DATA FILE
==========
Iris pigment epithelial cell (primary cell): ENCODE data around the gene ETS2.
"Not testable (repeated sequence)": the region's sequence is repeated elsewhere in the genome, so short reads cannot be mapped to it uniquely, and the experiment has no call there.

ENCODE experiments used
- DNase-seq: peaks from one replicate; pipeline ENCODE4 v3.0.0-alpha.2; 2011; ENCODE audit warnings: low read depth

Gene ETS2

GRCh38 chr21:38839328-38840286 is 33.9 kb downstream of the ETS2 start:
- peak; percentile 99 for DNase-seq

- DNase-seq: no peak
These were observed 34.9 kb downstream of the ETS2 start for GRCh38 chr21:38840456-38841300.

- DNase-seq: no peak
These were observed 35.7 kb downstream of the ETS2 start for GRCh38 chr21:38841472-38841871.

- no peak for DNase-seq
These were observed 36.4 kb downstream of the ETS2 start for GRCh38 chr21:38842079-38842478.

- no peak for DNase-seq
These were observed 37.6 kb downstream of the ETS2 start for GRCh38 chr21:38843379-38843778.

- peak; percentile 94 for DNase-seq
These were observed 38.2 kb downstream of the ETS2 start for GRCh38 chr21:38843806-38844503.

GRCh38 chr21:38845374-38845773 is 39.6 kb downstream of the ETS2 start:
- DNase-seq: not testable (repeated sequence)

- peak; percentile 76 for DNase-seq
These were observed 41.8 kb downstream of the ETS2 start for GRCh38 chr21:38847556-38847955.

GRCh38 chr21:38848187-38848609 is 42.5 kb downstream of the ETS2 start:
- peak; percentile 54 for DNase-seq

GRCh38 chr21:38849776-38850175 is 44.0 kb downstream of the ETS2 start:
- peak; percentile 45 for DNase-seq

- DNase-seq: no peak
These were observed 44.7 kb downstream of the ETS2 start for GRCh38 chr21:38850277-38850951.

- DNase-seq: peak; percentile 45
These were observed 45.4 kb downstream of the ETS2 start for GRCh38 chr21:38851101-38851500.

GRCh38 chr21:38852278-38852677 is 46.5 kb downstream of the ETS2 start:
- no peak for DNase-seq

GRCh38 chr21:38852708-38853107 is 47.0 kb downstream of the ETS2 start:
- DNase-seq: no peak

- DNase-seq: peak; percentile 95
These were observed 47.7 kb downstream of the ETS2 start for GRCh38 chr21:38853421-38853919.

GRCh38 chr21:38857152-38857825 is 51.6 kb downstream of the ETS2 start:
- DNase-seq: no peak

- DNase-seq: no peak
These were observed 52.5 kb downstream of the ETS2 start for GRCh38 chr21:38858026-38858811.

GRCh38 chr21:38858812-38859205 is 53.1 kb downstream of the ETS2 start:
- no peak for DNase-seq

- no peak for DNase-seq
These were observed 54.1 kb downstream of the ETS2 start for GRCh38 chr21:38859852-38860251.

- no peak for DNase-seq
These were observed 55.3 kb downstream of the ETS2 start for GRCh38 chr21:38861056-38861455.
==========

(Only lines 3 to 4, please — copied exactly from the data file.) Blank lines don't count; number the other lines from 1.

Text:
ENCODE experiments used
- DNase-seq: peaks from one replicate; pipeline ENCODE4 v3.0.0-alpha.2; 2011; ENCODE audit warnings: low read depth